For example, a marestail plant that has survived previous application of glyphosate plus an ALS inhibitor (FirstRate or chlorimuron) is not likely to be controlled by additional herbicide applications. A late-season application that does not control marestail will also fail to suppress it enough to make harvest any easier. On the other hand, small soybeans that are infested with late-emerging marestail plants, which have not been subject to a prior herbicide treatment, may merit an additional application where the marestail is known to be still sensitive to glyphosate or ALS inhibitors. Where someone is determined to treat marestail that have survived previous application, our recommendation is typically going to be something like a full rate of FirstRate or Classic plus up to 1.5 lbs ae/A of glyphosate. The cost of this, up to $25 or more based on current glyphosate prices, has to be weighed against its possible effectiveness.

For both lambsquarters and ragweeds, it is possible that a second POST application of glyphosate will control plants that survived a previous application. However, as we have stated in previous C.O.R.N. articles, this is most likely to occur where the first application greatly suppressed the weeds (70 to 80% control at least), and the second glyphosate treatment is applied about 3 weeks of the first. Where the previous glyphosate application had little effect on the weeds, an alternative to glyphosate would be required in the second application for control of ragweeds. There are essentially no consistently effective alternatives to glyphosate for control of large lambsquarters.

Choices for ragweeds include FirstRate, Classic, Cobra/Phoenix and Flexstar, and the decision here should be based on several factors. Classic or FirstRate would generally be the most effective option where the population is known to be still sensitive to ALS inhibitors. Where ALS resistance is known or suspected, we would suggest use of Cobra or Phoenix. Use of Flexstar should generally be curtailed as we move later into the season, since it has more restrictive guidelines for crop rotation. Where the glyphosate had substantial activity on the weeds in the first application, the second application should generally contain glyphosate plus one of the alternatives mentioned here. Keep in mind the following also: 1) expectations should be lowered for late-season applications to large weeds – plant death may not occur, but harvest problems may at least be reduced; 2) maximum labeled rates of the alternative to glyphosate are likely to be needed; 3) spray adjuvants should be optimized for the alternative; and 4) spray coverage should be maximized through use of slower application speeds, higher volumes, and nozzles that provide a greater number of relatively small droplets (for example, extended range flat fans instead of ai nozzles). As stated previously, the possible merits of a late-season application to large weeds have to be weighed against the cost and risk of soybean injury.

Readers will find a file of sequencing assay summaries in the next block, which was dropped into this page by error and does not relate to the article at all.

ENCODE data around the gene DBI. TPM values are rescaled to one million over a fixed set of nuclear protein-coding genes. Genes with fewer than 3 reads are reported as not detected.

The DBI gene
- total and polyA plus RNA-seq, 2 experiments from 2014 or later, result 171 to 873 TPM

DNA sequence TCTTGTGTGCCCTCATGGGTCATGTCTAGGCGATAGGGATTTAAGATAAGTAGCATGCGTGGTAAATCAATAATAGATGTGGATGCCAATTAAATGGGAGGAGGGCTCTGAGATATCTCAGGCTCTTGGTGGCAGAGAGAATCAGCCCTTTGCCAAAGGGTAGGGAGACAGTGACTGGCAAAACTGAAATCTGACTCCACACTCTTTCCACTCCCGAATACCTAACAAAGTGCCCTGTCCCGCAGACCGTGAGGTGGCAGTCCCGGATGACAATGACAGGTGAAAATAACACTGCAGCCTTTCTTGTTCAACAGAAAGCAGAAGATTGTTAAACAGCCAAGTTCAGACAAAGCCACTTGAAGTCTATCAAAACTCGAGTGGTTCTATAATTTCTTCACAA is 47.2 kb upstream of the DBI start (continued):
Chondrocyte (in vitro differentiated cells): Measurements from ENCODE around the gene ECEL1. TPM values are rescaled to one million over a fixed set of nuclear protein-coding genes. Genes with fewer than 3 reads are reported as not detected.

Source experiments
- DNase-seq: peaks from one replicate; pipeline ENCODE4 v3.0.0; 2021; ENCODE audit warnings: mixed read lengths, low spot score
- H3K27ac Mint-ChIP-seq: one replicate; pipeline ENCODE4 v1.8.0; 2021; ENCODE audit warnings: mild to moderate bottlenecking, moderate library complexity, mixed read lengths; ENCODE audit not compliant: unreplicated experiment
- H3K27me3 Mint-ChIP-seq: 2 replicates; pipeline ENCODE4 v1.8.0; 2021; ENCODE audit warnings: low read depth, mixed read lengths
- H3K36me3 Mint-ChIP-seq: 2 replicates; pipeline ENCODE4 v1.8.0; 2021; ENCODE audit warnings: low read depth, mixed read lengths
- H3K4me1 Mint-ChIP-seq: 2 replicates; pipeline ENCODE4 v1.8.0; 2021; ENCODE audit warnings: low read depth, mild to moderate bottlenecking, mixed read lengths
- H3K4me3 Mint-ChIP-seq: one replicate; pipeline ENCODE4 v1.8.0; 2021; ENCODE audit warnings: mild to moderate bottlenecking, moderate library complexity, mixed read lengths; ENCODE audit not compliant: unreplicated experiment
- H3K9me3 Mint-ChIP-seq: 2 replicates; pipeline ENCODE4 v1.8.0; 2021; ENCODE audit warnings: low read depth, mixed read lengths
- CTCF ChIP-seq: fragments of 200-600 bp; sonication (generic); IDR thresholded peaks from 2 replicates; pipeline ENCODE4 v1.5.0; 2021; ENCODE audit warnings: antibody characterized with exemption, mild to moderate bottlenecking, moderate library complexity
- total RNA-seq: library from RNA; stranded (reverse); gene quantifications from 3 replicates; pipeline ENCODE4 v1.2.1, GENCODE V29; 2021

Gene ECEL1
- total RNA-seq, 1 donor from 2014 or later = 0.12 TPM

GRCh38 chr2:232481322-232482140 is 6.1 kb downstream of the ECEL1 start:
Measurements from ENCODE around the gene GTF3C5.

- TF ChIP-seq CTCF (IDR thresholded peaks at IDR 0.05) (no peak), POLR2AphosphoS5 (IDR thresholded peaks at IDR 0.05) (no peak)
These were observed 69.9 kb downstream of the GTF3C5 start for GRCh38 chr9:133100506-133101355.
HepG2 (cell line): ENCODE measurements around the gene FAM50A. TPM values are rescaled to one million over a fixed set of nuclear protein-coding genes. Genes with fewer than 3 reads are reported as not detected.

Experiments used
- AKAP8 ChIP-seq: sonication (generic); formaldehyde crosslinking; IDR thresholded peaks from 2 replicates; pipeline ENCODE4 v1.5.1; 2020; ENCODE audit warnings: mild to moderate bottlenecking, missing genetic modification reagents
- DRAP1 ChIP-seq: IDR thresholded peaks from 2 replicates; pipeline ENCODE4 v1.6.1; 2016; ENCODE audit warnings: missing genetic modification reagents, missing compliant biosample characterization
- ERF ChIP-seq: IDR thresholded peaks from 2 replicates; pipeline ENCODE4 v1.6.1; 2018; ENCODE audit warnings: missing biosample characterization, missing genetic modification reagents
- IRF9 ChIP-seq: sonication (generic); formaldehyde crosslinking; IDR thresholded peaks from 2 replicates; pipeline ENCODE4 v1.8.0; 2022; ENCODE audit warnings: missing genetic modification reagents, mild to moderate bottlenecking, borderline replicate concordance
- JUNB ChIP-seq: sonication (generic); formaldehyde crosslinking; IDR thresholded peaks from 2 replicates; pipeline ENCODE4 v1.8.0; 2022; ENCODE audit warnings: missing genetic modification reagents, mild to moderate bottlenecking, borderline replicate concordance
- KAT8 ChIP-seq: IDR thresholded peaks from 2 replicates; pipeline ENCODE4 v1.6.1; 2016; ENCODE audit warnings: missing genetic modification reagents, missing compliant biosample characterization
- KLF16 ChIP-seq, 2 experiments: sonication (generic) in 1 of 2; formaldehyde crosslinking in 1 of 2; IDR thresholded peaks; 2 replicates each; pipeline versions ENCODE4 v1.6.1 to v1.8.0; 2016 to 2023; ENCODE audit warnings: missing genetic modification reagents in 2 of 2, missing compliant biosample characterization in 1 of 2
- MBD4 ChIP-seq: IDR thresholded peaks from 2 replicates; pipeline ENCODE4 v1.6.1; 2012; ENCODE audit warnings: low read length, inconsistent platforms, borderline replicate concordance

Another scenario faced by some growers, due to late planting, is a poorly developed soybean crop that is subject to continued weed reinfestation into August, due to our rainy weather pattern. The question here is whether a late-July or August application of herbicide might be merited, to control late flushes of small weeds (similar to double-crop soybeans). Where the soybean canopy fails to develop fast enough to shade out late-emerging weeds, it’s possible that a case could be made for such an application. Keep in mind that glyphosate should be applied by the end of the R2 stage, and that rates should be kept as low as possible to minimize the soybean injury that is occasionally observed from late-summer glyphosate applications.